I found a picture of the most confusing set of instructions for a light switch you could ever imagine via Boing Boing today. And it reminded me of a sign I ran across when doing a story on pedestrian safety.
This sign rests under a crosswalk in New Brunswick, New Jersey. And to be honest, I can’t understand why more people haven’t been found dead in the middle of this intersection.
The photo comes courtesy of the New Jersey Bicycle and Pedestrian Resource Center at Rutgers University.
I don’t know… it makes perfect sense to me, if you read all the words. Of course, if you are in a hurry, trying to cross a street, then you may try to skim, and all you’ll see are “Walk” “Don’t Walk”, which does get confusing…
Brad Linder says
I think my issue is that it shouldn’t take nearly so many words to explain a traffic signal with two words on it: Walk, and Don’t.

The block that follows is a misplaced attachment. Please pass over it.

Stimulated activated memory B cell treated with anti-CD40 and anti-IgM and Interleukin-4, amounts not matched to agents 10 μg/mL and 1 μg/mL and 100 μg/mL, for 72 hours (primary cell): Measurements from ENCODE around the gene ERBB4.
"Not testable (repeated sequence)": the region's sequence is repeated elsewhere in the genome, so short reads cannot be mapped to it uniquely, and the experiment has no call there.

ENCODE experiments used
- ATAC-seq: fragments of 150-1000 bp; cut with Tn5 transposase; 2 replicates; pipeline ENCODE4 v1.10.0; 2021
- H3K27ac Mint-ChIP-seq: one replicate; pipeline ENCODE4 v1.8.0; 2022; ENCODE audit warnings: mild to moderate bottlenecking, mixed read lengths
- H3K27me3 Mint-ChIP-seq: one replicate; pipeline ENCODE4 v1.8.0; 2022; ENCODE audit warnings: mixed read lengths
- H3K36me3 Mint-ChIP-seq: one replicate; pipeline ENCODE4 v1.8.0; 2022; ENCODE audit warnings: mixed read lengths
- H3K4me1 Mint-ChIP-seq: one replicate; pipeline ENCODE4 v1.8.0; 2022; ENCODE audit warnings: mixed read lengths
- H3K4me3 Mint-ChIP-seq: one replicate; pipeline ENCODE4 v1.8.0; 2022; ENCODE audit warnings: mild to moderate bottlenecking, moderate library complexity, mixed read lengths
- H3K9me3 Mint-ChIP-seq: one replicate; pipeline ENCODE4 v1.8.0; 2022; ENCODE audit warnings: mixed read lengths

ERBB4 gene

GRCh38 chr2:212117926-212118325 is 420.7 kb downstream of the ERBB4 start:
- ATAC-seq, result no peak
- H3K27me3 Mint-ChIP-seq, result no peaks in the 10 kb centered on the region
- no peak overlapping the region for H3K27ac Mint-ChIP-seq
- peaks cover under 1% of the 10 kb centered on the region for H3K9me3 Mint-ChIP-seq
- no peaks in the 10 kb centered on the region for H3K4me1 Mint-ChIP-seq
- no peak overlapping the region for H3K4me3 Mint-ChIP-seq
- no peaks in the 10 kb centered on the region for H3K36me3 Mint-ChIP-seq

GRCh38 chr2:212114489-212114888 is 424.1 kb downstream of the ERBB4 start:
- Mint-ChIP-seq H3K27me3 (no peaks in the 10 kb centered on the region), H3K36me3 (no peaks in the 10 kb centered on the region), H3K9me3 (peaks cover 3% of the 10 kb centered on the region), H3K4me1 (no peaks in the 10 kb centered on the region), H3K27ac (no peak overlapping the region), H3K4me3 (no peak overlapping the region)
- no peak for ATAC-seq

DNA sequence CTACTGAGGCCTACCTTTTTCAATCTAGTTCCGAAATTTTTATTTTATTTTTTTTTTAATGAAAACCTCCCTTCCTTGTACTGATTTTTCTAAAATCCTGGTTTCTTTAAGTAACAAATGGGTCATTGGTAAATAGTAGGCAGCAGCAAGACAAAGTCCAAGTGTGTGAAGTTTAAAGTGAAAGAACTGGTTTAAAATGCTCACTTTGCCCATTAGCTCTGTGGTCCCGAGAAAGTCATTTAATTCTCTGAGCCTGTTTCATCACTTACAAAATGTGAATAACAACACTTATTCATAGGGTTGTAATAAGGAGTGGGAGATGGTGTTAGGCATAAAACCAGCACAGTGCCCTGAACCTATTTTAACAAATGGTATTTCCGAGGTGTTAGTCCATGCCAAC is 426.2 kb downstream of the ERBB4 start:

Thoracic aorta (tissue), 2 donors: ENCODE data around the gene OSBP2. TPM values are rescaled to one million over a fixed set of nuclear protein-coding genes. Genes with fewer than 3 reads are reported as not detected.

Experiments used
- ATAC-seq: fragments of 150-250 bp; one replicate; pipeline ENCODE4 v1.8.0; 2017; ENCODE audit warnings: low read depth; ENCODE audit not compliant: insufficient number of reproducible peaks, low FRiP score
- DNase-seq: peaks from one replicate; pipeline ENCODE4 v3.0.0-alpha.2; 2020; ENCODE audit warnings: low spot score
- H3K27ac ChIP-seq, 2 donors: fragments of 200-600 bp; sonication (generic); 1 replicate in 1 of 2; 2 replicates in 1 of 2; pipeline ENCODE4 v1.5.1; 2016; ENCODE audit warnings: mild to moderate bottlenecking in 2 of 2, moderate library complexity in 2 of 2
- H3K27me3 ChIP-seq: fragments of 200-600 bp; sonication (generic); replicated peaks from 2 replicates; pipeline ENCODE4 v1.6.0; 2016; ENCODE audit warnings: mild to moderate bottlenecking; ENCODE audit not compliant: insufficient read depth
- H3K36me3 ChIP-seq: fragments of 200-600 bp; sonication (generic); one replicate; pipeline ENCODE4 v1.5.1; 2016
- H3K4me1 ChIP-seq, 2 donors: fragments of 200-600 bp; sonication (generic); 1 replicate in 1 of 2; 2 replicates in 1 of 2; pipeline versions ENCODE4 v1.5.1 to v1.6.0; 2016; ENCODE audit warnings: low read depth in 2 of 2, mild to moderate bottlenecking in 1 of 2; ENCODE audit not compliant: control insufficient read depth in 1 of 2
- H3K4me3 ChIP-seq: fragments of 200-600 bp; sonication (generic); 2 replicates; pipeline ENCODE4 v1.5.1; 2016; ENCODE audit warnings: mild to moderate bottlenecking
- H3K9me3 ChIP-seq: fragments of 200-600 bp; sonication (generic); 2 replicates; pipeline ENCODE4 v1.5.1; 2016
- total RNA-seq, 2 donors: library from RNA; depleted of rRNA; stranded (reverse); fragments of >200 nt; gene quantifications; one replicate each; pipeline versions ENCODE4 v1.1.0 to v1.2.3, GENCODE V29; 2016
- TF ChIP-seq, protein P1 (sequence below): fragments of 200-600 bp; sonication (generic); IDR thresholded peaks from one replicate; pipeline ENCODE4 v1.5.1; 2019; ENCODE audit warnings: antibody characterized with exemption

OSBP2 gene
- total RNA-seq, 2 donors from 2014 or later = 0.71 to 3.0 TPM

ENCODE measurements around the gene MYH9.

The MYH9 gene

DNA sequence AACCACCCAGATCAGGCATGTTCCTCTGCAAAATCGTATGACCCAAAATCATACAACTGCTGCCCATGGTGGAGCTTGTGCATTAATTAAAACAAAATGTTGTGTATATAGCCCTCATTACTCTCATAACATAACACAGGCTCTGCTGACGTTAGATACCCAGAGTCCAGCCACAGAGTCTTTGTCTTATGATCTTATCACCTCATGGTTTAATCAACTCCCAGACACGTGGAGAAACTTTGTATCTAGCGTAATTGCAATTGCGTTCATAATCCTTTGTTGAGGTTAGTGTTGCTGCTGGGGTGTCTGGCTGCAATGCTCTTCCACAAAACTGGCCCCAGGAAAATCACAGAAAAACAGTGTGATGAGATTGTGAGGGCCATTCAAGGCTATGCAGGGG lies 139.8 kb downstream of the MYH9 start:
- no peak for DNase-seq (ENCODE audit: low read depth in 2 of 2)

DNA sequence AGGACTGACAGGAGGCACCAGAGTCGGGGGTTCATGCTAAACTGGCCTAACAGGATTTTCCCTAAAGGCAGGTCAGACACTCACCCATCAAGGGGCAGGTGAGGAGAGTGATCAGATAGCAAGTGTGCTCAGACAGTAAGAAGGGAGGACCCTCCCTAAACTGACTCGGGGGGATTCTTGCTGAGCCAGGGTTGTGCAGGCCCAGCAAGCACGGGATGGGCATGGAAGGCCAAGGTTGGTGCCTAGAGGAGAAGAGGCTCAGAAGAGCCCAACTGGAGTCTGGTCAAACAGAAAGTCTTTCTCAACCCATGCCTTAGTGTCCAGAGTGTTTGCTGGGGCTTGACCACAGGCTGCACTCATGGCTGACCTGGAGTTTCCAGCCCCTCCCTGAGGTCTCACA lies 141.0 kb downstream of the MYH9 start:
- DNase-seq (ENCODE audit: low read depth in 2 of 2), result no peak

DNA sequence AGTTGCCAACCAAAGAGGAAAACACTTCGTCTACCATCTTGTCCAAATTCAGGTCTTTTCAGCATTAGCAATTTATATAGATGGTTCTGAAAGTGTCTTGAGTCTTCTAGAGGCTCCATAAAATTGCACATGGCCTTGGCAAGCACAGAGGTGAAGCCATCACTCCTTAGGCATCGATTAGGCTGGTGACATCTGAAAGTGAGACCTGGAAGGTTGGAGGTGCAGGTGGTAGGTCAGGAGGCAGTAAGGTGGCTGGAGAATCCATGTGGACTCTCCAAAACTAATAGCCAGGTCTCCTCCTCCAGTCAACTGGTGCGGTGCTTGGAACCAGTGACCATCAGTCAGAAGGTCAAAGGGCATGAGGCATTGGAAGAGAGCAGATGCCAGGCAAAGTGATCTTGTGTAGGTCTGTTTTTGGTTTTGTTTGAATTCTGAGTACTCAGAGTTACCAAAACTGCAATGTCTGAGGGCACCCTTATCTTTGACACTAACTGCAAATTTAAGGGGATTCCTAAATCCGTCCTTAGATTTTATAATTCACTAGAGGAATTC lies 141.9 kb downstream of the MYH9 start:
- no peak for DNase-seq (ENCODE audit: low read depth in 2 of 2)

It takes about as long to read this sign as it does to cross the street. Incidentally, if this is the street I think it is, the pedestrian almost never gets the signal anyway. We stood on that corner for about 10 minutes before giving up and jaywalking.
[email protected] says
It will take a tragedy for people to wake up and start following instruction.
Thanks for visiting
The central problem is the use of nested instructions to convey information about a potential hazard. (IF this, THEN this, ELSE this…) Anybody with the ability to decode the sign probably already knows how to cross the street…
A secondary problem is that the sign assumes fluency in English…
agreed. If you don't understand it you have more problems than the sign does.